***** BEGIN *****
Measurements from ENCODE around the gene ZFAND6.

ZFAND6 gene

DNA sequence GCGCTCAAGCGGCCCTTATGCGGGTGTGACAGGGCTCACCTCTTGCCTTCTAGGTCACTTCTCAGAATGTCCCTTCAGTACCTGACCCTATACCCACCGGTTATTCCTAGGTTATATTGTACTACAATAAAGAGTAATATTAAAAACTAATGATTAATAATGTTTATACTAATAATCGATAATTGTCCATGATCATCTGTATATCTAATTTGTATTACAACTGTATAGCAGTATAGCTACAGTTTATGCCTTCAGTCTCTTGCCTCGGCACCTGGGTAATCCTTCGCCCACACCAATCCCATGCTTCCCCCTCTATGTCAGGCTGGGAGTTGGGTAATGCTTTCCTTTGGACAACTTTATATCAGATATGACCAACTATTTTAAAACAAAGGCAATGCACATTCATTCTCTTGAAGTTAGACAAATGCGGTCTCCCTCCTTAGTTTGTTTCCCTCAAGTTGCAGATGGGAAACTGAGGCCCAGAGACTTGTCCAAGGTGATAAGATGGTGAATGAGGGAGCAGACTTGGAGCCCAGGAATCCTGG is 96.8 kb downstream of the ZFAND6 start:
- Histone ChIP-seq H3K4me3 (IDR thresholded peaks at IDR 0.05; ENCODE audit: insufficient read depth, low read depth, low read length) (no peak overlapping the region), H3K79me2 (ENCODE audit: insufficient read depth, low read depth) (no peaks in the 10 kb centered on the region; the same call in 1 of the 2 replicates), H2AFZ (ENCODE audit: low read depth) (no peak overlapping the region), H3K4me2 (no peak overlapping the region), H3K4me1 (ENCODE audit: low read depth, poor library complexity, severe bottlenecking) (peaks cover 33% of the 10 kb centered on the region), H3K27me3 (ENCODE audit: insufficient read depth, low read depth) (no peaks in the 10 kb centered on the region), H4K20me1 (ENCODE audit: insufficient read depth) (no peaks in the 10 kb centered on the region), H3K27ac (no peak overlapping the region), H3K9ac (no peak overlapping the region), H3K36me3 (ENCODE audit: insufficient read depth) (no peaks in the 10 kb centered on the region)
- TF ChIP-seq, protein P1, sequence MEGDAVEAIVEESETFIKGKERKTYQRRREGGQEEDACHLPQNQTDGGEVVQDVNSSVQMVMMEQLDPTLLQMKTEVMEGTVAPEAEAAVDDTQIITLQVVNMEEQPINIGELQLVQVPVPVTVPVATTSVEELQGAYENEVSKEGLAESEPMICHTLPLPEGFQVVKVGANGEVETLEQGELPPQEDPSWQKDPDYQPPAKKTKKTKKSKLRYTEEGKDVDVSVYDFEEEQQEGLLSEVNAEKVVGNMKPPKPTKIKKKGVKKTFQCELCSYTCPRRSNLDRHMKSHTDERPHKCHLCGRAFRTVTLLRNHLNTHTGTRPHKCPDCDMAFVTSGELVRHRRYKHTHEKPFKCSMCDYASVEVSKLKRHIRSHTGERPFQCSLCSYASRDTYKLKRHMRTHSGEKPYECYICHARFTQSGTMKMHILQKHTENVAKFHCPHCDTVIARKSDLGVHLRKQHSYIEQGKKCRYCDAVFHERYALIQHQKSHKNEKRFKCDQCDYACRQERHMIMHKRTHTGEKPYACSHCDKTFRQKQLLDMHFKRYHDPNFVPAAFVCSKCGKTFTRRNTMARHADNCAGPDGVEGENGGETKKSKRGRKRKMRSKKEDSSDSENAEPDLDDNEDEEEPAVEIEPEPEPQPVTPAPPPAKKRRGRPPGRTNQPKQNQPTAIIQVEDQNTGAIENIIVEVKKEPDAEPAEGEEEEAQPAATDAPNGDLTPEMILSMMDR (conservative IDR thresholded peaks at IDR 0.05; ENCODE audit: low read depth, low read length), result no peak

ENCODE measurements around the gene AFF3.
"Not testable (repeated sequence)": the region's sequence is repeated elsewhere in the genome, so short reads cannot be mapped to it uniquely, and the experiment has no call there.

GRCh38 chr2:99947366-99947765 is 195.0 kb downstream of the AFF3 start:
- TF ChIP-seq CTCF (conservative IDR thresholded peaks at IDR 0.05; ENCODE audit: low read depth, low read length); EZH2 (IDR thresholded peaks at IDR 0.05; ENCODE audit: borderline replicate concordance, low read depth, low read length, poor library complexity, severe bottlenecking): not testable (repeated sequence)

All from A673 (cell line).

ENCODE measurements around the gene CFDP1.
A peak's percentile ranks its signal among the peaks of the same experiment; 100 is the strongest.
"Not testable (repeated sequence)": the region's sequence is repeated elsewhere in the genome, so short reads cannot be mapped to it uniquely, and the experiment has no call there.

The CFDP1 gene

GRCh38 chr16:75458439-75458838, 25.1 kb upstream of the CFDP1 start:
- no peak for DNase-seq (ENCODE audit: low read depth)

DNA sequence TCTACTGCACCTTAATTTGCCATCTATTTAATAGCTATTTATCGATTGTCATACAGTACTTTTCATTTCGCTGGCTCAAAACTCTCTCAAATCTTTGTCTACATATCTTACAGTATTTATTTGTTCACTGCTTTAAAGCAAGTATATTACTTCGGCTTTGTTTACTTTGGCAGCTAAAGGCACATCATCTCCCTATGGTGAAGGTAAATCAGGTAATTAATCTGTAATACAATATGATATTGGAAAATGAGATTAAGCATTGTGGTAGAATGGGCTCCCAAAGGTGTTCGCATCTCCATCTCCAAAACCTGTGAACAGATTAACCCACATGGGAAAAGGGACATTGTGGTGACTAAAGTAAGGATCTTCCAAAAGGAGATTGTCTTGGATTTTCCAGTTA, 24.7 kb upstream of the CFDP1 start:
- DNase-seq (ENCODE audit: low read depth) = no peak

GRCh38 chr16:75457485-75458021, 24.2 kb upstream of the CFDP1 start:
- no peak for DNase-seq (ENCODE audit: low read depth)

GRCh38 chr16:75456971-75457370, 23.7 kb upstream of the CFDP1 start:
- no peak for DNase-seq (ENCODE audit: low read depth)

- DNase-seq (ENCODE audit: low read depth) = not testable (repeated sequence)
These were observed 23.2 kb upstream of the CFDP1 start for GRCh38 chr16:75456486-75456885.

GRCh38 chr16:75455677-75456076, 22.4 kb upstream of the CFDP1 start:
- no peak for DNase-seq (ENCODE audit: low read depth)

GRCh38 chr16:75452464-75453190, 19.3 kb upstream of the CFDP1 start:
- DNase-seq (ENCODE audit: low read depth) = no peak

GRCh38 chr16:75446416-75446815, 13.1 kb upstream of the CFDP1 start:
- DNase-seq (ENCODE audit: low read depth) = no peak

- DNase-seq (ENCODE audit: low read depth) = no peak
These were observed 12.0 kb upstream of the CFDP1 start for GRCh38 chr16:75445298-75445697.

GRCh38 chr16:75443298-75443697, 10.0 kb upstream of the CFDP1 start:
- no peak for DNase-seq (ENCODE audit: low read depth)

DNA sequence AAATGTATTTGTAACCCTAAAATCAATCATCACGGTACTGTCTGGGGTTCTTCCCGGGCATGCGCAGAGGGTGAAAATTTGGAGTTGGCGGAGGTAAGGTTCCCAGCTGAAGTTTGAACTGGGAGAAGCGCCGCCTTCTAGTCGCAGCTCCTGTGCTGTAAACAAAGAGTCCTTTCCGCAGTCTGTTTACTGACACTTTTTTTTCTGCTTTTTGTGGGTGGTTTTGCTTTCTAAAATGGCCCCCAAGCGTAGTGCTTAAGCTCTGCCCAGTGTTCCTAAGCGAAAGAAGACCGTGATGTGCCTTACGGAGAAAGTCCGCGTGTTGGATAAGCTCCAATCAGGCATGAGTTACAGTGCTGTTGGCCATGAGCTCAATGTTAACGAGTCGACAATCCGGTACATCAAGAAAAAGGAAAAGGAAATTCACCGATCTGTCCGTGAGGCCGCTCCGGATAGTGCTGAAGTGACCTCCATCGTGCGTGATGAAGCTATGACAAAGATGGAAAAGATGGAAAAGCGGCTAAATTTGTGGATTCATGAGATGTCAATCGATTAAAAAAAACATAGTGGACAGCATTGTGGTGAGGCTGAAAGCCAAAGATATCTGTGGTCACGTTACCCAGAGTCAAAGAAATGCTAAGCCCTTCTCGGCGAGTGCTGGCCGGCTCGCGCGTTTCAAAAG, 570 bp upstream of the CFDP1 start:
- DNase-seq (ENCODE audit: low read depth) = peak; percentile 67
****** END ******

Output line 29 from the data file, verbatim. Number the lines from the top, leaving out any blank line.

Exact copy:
GRCh38 chr16:75446416-75446815, 13.1 kb upstream of the CFDP1 start: